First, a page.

Some video game genres enjoy extreme popularity for a time, then fall into relative obscurity later on. That’s the case with arena shooters, which are one of the least-known subgenres of shooter games these days.
But what actually is an arena shooter? Let’s define this genre to figure out what it is and isn’t, plus look at what happened to it over time.
What Is an Arena Shooter?
An arena shooter is a type of multiplayer shooter game that has a few key attributes. These are:
- Players start with a basic loadout and pick up new weapons, health, and damage boosts from certain spots around the stage.
- Fast movement speed, with plenty of movement mechanics that allow for skillful gameplay.
- Maps built to foster interesting engagements between players, such as allowing them to control item pickup locations to gain an advantage.
Arena shooters are typically first-person, but they can be third-person in some cases, too.
There are other elements typical to arena shooters, but these aren’t present in every single title. We’ll look at some of these as we dive into the above more closely.
Element 1: Upgrades Come From Pickups
One of the core elements of an arena shooter is that you spawn with a basic weapon set. You then need to collect power-ups from specific locations around the map to have a better chance at killing your opponents. You can find more weapons, increases to your maximum health, boosts that let you deal more damage, and similar in various parts of the stage.
Once you die, you lose all the benefits that you’ve picked up. You must start again from the base kit, so dying is a huge setback in arena shooters. Additionally, most arena shooters do not limit the number of weapons you can pick up. As long as you stay alive, you can carry and use as many weapons as you find.
This is important, as arena shooters usually offer a variety of weapons that are useful in different situations. You might whip out a shotgun to take out someone who comes around the corner, then quickly switch to a rifle to shoot at a target further away. Rarely is any weapon made obsolete by another one.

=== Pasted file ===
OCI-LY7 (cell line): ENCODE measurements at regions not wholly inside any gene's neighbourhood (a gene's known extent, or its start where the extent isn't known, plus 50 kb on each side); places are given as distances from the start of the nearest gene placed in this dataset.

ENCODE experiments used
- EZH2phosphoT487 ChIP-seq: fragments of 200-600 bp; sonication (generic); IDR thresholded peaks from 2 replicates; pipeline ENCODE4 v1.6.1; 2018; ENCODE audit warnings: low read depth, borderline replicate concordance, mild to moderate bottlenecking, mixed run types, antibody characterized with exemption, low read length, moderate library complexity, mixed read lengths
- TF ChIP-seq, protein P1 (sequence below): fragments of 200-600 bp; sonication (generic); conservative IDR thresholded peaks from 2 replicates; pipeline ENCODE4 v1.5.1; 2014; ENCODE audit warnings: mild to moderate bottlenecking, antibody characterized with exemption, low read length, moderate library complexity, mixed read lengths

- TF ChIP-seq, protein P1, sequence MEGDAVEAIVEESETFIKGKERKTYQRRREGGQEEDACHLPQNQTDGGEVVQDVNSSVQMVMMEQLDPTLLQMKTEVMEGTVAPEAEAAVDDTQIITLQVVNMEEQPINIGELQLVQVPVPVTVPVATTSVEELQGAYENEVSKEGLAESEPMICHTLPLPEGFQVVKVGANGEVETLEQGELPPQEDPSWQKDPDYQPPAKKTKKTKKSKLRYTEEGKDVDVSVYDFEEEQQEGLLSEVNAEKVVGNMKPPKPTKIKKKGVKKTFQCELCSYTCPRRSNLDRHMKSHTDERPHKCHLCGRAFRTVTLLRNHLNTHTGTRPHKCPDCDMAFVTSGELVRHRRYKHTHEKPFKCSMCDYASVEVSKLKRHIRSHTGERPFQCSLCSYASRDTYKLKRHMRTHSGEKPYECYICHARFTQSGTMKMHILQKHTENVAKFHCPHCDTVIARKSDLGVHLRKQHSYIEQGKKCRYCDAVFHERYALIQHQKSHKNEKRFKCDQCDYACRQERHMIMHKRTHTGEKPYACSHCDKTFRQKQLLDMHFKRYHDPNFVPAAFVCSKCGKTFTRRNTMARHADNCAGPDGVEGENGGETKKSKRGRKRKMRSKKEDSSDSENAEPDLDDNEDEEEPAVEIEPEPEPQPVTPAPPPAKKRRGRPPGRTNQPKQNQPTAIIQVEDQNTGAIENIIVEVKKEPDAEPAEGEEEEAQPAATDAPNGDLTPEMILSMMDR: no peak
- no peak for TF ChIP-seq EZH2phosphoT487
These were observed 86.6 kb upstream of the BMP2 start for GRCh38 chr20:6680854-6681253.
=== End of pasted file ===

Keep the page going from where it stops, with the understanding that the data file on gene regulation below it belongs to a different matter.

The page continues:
These elements contrast with many modern shooters like Call of Duty and Battlefield. In those games, you create a loadout before joining a match, and have that loadout available every time you die. There aren’t predetermined spots where new items spawn for you to pick up. And in most modern FPS titles, you can only carry two weapons (typically one primary gun and a sidearm).
Element 2: Fast-Paced Movement With a High Skill Ceiling
Compared to more realistic shooters, arena shooters feature quick movement. Because you can move rapidly and have many options for getting around, gunfights become more interesting.
But it’s not simply how fast your character runs that affects this. Arena shooters also offer complex movement options for players willing to master advanced mechanics. Tricks like using rockets from a rocket launcher to jump higher, strafe jumping to avoid shots, using a grappling hook to move quickly through the air, and similar give players a ton of options in how they get around the stages.
Another element that contributes to the importance of movement is a longer time-to-kill than other shooters. Instead of being able to drop an enemy with a few bullets, arena shooters typically give the player who’s being shot at time to react and potentially survive.
Finally, arena shooters tend to feature fewer hitscan weapons than other shooters. They instead have a variety of projectile-based weapons. If you’re not familiar, hitscan refers to weapons that immediately hit what you’re aiming at when you fire them. Projectile weapons, on the other hand, take time to reach their destination. Compare a sniper rifle (hitscan) to a crossbow (projectile), for instance.
With projectile weapons, you have to anticipate where your opponent will be, which factors into the movement of arena shooters.
Element 3: Arena-Style Maps With Opportunity for Control